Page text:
While Exelixis (EXEL) has 10 partnered programs and a number of other earlier stage assets, the focus for most investors is Cabozantinib (Cabo). In addition, while EXEL is currently filing Cabo for advance medullary thyroid carcinoma (MTC), it is the effect of Cabo in metastatic castration-resistant prostate cancer (mCRPC) that offers significant upside. In general, prostate cancer assets are highly valued as the market for these drugs is quite larger and growing. For instance, Medivation (MDVN) has recently traded at $75/share, putting its market capitalization of $2.7 billion. In addition, Dendreon (DNDN) is valued at $1.5 billion and actually had a market cap of well over $4 billion before questions arose as to the commercial success of Provenge. In contrast to these multi-billion dollar valuations, EXEL has a market capitalization of only $717 million. So why is the market discount EXEL so heavily?
Before getting into valuation, it is important to understand the drug and its mechanism of action. Cabo is a tyrosine kinase inhibitor that has the ability to inhibit two critical pathways: MET and VEGFR2 (see company description). MET and VEGFR2 are quite important for mCRPC in that they act on the growth factors that allow cancer to expand (for more information about MEt and VEGFR2 see). What is interesting about Cabo is its ability to inhibit both pathways. It has been found that when VEGFR2 is inhibited cancer cells upregulate MET to compensate. As such, simply targeting VEGFR2 or MET individually is not likely to have a sustained effect but dual inhibition likely has an interactive benefit (for details on this see the "dual mechanism" slides). In addition, it has been found that MET plays a role in bone metastases as activated MET has been found in osteoblasts and osteoclasts (see following for details). As such, Cabo has a mechanism of action that should lead to both an important effect on the cancer as well as bone metastases.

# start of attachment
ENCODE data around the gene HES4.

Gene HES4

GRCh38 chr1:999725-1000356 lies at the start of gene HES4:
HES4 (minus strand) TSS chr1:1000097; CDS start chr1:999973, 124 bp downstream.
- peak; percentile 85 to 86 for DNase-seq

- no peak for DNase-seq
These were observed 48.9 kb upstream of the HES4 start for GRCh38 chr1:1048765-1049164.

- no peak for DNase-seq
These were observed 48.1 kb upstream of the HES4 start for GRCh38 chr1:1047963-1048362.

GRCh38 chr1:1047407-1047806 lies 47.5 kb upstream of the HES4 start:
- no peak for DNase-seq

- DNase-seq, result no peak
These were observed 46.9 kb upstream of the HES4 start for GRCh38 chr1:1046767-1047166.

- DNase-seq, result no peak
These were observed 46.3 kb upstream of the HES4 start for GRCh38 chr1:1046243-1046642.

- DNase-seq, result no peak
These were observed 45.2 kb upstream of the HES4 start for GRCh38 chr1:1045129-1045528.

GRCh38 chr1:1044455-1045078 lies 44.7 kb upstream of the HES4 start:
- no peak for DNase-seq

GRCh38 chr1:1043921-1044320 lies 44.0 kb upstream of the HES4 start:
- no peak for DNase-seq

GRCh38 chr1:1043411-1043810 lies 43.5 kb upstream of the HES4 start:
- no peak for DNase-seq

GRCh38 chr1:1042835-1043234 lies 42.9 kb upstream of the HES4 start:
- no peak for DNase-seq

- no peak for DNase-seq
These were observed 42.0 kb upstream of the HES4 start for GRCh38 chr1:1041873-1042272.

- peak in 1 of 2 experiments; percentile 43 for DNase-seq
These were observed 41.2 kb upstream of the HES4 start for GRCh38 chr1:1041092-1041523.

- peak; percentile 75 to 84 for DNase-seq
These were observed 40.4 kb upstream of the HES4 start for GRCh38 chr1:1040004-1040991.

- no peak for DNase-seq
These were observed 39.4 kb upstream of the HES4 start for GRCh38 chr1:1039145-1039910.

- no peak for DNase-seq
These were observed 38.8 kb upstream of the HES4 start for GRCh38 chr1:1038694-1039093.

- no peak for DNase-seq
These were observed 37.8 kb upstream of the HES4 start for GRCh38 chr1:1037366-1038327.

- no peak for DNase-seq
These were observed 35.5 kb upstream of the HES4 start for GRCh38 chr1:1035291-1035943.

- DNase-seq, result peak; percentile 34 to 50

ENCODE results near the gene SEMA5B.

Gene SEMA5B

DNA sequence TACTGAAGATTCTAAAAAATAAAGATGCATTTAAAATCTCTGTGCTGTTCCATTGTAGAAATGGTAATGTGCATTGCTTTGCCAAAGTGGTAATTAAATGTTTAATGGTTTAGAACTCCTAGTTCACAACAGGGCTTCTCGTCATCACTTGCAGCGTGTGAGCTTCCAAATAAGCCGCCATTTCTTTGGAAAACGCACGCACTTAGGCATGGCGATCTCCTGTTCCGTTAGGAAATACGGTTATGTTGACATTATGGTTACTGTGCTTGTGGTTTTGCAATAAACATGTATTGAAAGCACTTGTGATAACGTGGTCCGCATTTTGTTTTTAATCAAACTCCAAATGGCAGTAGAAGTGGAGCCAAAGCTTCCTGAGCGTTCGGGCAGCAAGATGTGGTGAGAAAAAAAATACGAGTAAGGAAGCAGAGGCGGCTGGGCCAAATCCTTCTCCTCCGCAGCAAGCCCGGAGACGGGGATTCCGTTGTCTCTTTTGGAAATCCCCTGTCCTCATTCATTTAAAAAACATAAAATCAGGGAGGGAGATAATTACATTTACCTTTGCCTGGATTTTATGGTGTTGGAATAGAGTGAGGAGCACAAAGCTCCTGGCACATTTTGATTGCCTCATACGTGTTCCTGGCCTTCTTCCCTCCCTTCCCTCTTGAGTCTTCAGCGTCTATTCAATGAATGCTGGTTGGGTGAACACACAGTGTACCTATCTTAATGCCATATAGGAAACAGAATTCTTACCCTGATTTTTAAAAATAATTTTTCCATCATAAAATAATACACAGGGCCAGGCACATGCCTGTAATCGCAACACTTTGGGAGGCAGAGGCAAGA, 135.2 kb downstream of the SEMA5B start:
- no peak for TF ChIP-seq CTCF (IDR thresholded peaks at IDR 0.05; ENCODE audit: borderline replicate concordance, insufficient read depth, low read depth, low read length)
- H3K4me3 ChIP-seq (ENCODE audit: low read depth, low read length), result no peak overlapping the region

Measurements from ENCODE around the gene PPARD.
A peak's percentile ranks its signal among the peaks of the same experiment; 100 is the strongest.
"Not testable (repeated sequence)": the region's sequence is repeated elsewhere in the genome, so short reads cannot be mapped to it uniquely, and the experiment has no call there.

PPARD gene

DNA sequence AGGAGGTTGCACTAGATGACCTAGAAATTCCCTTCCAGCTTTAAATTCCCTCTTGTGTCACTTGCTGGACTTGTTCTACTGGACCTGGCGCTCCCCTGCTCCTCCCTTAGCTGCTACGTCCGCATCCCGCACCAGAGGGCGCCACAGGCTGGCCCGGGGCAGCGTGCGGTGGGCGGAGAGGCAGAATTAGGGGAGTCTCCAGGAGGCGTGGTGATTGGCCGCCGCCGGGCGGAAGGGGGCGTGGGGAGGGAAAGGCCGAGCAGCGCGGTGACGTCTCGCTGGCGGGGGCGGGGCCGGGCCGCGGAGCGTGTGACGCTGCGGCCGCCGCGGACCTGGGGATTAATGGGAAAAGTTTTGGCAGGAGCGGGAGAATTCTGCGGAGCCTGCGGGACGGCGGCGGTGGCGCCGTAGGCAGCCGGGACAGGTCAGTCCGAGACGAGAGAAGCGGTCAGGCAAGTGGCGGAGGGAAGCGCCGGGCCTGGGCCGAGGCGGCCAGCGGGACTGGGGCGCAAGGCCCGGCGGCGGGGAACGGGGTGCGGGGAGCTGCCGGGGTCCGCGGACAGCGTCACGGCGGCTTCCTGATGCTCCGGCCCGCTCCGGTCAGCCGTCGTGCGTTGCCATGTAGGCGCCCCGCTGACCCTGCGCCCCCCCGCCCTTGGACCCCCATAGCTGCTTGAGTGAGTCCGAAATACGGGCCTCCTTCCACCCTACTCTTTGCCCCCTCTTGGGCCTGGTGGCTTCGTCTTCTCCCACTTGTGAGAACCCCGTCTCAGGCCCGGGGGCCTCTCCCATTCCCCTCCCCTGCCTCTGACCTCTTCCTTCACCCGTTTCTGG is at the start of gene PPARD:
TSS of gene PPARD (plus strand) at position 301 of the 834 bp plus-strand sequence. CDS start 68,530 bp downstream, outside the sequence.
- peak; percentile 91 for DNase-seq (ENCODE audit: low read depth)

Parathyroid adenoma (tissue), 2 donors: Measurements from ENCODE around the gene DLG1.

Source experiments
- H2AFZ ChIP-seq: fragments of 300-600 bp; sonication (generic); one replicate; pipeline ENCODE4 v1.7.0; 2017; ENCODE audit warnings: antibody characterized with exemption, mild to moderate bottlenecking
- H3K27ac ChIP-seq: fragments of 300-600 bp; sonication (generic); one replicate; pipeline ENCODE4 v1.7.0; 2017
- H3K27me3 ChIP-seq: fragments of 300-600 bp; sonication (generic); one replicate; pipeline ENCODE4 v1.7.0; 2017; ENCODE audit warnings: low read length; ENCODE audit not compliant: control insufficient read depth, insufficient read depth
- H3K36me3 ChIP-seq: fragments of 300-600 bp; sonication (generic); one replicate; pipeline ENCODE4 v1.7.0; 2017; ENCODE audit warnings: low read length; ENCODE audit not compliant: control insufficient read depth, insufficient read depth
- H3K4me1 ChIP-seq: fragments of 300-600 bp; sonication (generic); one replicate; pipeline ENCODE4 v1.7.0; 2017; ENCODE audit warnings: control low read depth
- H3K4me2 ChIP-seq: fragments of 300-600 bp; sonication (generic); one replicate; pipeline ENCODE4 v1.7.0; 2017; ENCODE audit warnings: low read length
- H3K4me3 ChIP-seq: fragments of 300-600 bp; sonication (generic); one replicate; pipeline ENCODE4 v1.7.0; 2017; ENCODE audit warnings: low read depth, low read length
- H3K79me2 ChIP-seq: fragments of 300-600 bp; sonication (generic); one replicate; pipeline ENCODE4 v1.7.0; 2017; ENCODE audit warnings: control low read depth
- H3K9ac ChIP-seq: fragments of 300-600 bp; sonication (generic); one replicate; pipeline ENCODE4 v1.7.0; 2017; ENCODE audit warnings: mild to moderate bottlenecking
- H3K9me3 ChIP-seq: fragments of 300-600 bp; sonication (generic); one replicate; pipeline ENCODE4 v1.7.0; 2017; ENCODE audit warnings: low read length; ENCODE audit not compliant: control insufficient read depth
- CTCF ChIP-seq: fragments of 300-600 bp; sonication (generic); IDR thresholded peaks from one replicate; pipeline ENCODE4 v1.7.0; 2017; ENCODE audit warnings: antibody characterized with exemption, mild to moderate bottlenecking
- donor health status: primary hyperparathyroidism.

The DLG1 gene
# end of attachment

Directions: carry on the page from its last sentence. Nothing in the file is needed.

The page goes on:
In general, the early clinical data on Cabo shows what one would expect and that is an effect on both the cancer and the bone metastases. In particular, in its most recent trial Cabo generated a progression free survival (PFS) of 21 weeks as compared with 6 weeks for the control group. This corresponds to a stunningly low hazard ratio of 0.13, which was clearly statistically significant (see slide 12 in ASCO 2011 presentation - pdf). In addition, the effect on the bone scans was just as impressive in that 85% has at least a partial response and another 13% showed stable disease (see slide 14 in ASCO 2011 presentation - pdf). Finally, treatment with Cabo had significant quality of life improvements in that it significantly decreased pain and this was demonstrated by the observation that 56% of the patients either decreased or discontinued their narcotics use, which included 25% that stopped narcotics use completely (see slide 17 in ASCO 2011 presentation (pdf) and slide 48 in investor presenation - pdf). So why does the market discount Cabo so heavily?